Arizona Cardinals: Much like the Bengals in the AFC, the Cardinals are a team that sports a solid defense and a talented offense with quarterback questions. Arizona has found their niche under Bruce Arians, playing aggressive defense and stopping the run consistently. Calais Campbell going down is going to be a huge short-term loss up front, but the secondary has been reliable and downright scary at times. If this unit can maintain their play, they’ll give a huge boost to an offense that could use the help. Quarterback Carson Palmer has missed significant time and looks to return soon, which should have a positive impact offensively. Though prone to turnovers and big game struggles, Palmer should allow for the running game to develop. Andre Ellington has shown signs of life lately, but the Cardinals lack a consistent second option, which is concerning. This looks like a team that will remain competitive throughout the season and be in the mix for a Wild Card spot, but don’t be surprised if they fall back to .500 for sheer lack of consistency.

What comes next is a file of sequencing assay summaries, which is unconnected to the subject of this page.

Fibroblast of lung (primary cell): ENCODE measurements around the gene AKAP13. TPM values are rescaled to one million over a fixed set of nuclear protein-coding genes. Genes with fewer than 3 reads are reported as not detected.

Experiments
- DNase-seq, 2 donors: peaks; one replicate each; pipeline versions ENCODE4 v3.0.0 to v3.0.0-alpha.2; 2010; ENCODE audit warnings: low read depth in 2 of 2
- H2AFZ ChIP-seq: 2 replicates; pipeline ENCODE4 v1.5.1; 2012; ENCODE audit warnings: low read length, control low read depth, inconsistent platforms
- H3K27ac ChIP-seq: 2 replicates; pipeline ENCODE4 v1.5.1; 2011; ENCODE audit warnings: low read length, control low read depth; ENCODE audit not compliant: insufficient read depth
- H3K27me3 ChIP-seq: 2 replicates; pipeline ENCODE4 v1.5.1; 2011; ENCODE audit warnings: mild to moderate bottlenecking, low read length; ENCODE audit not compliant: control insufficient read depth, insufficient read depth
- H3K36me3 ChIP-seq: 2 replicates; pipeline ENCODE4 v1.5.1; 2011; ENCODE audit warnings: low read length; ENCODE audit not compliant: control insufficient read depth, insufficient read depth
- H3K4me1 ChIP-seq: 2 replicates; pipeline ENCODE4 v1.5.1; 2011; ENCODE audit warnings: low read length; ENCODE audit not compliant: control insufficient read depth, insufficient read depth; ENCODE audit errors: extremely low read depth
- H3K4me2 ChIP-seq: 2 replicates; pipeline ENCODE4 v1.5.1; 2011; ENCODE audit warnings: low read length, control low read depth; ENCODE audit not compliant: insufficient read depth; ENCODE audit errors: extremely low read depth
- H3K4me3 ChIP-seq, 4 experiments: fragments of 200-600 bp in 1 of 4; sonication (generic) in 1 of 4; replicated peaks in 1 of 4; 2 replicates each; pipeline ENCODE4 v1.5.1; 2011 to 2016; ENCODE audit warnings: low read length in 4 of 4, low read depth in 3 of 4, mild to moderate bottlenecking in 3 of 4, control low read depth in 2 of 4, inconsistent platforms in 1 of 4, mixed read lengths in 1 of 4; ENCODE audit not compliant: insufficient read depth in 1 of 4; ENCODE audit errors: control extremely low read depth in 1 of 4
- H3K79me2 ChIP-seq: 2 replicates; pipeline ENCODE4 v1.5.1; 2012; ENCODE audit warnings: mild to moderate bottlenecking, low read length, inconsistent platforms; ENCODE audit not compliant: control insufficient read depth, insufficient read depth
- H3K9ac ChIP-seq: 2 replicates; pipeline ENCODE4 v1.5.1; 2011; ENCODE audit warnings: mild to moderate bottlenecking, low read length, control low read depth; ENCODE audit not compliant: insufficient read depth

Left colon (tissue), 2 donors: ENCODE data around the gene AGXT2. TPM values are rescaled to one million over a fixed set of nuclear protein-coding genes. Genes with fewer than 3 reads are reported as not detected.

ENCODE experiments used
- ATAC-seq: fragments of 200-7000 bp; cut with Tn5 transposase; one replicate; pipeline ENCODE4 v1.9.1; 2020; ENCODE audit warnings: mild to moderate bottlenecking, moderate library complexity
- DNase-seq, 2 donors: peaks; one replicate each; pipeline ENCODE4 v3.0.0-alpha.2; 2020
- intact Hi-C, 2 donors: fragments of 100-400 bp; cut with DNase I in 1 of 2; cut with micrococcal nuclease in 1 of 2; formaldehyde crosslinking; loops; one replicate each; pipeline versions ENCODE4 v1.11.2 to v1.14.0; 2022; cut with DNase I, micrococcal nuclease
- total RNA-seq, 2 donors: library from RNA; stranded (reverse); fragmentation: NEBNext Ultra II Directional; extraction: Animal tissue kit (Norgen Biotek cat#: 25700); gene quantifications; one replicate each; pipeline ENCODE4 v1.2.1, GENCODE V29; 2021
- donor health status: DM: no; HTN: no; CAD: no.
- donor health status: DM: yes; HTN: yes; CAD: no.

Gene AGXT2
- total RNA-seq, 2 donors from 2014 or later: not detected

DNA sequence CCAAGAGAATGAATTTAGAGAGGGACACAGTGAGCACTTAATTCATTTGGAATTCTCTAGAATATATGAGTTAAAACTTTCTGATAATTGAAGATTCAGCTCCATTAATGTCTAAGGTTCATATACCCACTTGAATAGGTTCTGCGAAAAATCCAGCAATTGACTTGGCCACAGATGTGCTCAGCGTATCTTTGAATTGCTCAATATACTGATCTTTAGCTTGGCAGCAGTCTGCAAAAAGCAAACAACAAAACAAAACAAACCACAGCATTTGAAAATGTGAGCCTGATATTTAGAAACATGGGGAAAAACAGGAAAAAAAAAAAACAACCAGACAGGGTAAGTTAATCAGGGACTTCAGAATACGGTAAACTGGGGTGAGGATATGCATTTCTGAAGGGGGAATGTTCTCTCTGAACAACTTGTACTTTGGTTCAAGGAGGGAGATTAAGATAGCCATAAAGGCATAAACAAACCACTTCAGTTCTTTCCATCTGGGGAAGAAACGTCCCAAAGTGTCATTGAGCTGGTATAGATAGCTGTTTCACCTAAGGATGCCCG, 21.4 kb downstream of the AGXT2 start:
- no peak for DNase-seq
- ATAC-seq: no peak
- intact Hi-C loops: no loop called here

Baltimore Ravens: A true representative of annual success, the Ravens find themselves back in the hunt again this season. Perhaps they’re not as offensively talented as in past years, but defensively, they look to be back to their 2012 Super Bowl form. Haloti Ngata, Elvis Dumervil and newcomer C.J. Mosley anchor a stacked up front and middle, while the very talented Jimmy Smith defines exceptional modern day cornerback play. This unit stops the run and has improved against the pass, which allows for turnover creation and big plays. Not quite a vintage Ravens defense just yet, but could easily develop into one as the year goes on. The offensive side of the ball is where questions arise, ranging from adjusting to Gary Kubiak’s new offensive system to replacing guys like Ray Rice and Dennis Pitta. Incoming veterans Justin Forsett and Steve Smith Sr. have helped ease the burden. Quarterback Joe Flacco has developed great rapport with Smith, which has been essential, as Torrey Smith has seemingly disappeared in the new system. The lack of the deep threat Smith once provided, as well as Flacco’s inconsistency of throws outside those to Smith Sr., is an issue. This easily could be a team that fixes itself internally and takes the AFC North crown, but for now, expect a dogfight for the division.